Coffee Lake SSD Testbed for Idle Power
CPU Intel Core i7-8700K
Motherboard Gigabyte Aorus H370 Gaming 3 WiFi
Memory 2x 8GB Kingston DDR4-2666

On the software side, the disclosure of the Meltdown and Spectre CPU vulnerabilities at the beginning of 2018 led to numerous mitigations that affected overall system performance. The most severe effects were to system call overhead, which has a measurable impact on high-IOPS synthetic benchmarks. In May 2018, after the dust started to settle from the first round of vulnerability disclosures, we updated the firmware, microcode and operating systems on our testbed and took the opportunity to slightly tweak some of our synthetic benchmarks. Our pre-Spectre results are archived in the SSD 2017 section of our Bench database while the current post-Spectre results are in the SSD 2018 section. Of course, since May 2018 there have been many further related CPU security vulnerabilities found, and many changes to the mitigation techniques. Our SSD testing has not been tracking those software and microcode updates to avoid again invalidating previous scores. However, our new gen4-capable Ryzen test system is fully up to date with the latest firmware, microcode and OS versions.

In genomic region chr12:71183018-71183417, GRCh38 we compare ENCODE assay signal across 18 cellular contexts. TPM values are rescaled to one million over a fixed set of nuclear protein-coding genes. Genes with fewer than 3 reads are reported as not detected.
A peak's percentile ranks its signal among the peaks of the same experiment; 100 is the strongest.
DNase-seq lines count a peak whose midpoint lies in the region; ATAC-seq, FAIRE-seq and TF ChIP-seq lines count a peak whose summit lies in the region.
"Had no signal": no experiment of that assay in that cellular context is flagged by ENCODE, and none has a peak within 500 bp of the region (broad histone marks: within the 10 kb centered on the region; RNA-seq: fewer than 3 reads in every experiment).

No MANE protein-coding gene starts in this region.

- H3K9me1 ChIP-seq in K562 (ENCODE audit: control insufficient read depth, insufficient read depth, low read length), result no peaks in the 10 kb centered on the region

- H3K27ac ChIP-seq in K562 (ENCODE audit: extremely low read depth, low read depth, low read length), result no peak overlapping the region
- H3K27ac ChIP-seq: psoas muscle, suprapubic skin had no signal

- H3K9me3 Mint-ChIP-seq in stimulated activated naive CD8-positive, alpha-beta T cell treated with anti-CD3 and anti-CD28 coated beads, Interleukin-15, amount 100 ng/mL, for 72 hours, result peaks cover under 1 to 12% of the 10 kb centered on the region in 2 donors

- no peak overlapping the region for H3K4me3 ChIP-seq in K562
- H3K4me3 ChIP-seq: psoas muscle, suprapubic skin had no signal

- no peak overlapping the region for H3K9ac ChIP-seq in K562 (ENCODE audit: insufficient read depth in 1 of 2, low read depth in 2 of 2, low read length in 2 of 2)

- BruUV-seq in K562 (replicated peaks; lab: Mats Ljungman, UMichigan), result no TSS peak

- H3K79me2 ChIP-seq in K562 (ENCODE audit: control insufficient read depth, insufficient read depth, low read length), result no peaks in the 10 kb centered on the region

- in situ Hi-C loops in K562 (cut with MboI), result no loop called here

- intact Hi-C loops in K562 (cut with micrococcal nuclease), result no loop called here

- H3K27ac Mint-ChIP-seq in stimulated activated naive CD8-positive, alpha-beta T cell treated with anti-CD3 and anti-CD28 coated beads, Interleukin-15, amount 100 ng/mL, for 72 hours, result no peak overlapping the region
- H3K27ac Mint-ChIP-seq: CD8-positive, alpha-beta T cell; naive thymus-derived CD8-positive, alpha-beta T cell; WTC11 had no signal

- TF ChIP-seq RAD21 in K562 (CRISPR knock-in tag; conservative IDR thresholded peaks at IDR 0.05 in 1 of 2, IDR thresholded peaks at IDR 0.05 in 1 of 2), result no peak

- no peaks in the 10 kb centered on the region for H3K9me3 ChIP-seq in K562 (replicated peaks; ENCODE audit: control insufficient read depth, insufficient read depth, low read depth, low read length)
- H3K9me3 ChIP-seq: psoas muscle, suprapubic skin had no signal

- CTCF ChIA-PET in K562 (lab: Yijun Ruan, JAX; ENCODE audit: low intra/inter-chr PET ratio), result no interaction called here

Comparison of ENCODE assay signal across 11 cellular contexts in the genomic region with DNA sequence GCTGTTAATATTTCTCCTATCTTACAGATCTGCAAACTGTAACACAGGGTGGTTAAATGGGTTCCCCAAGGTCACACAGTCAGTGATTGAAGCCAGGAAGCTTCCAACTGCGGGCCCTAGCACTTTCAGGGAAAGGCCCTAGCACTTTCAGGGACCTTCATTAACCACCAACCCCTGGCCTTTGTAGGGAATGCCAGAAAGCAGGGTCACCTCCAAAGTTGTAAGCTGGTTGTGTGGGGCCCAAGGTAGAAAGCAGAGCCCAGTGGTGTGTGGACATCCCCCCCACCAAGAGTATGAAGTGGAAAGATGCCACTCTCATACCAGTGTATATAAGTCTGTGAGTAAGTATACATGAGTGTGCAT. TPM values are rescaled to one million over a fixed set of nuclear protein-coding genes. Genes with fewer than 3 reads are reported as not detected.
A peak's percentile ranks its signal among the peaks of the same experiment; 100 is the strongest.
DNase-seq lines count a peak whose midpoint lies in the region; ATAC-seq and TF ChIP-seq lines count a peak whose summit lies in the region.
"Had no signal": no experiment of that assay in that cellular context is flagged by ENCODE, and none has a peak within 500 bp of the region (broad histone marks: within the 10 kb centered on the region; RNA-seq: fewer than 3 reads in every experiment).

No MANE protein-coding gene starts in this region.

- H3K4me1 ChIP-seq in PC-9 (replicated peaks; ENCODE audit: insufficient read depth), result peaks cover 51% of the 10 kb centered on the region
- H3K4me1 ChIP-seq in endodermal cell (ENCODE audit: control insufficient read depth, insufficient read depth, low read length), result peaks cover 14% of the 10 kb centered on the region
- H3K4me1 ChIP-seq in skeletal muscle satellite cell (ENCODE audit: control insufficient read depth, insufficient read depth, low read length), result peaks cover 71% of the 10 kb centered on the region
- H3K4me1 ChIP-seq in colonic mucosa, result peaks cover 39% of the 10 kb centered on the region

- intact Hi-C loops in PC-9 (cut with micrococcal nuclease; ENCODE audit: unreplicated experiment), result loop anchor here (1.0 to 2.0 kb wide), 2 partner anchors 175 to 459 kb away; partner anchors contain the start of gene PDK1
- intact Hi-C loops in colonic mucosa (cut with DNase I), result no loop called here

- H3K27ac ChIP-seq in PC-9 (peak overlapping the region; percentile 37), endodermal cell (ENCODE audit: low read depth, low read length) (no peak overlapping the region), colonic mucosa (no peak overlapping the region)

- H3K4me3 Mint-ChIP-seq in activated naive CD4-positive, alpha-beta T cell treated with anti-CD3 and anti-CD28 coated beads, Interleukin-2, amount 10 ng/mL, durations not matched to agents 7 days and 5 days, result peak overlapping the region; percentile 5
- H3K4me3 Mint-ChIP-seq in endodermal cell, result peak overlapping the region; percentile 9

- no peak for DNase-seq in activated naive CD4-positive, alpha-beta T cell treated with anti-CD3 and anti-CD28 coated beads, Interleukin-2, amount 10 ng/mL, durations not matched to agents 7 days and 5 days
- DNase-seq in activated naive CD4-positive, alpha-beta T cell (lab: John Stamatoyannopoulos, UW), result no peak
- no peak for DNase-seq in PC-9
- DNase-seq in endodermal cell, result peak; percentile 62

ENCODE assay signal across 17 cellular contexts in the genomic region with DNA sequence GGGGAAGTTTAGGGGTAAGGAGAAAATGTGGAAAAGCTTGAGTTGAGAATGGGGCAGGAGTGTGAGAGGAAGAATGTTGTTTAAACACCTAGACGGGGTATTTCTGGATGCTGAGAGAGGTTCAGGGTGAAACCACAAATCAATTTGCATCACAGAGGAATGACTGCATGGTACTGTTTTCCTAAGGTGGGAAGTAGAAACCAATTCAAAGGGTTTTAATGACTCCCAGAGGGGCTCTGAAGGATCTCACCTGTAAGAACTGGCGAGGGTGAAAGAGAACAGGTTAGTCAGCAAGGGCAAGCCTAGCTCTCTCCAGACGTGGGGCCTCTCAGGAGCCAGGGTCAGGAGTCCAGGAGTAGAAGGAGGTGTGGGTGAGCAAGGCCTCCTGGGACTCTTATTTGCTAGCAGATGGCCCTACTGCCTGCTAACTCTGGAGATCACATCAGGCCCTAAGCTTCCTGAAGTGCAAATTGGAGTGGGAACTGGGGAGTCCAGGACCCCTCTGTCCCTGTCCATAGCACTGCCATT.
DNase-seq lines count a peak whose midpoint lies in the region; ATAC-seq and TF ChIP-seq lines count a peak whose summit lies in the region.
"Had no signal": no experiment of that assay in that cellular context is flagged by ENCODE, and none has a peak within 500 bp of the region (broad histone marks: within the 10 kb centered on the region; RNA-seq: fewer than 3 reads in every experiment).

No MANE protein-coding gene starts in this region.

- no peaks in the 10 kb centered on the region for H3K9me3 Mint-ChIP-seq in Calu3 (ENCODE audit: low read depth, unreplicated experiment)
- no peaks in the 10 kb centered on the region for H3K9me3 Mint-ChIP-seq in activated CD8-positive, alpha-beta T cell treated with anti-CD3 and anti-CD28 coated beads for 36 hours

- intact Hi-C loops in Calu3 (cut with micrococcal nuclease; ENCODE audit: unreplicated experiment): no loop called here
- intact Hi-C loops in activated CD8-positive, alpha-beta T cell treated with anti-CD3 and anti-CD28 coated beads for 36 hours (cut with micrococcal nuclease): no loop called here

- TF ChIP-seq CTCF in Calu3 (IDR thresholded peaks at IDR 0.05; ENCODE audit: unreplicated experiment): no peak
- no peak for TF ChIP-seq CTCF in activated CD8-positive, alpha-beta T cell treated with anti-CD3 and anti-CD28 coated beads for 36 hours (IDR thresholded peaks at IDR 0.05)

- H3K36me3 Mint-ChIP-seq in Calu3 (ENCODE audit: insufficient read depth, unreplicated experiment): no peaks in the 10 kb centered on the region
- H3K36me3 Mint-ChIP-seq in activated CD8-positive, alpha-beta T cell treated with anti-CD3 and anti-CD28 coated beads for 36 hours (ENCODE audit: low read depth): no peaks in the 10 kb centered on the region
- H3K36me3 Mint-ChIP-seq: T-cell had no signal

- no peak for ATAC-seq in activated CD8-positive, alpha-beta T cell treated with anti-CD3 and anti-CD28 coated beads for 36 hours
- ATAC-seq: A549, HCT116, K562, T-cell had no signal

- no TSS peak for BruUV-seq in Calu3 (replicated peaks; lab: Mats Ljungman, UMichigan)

AnandTech Ryzen PCIe 4.0 Consumer SSD Testbed
CPU AMD Ryzen 5 3600X
Motherboard ASRock B550 Pro
Memory 2x 16GB Mushkin DDR4-3600
Software Linux kernel version 5.8, fio version 3.23

Our new PCIe 4 test system uses an AMD Ryzen 5 3600X processor and an ASRock B550 motherboard. This provides PCIe 4 lanes from the CPU but not from the chipset. Whenever possible, we test NVMe SSDs with CPU-provided PCIe lanes rather than going through the chipset, so the lack of PCIe gen4 from the chipset isn't an issue. (We had a similar situation back when we were using a Haswell system that supported gen3 on the CPU lanes but only gen2 on the chipset.) Going with B550 instead of X570 also avoids the potential noise of a chipset fan. The DDR4-3600 is a big jump compared to our previous testbed, but is a fairly typical speed for current desktop builds and is a reasonable overclock. We're using the stock Wraith Spire 2 cooler; our current SSD tests are mostly single-threaded, so there's no need for a bigger heatsink.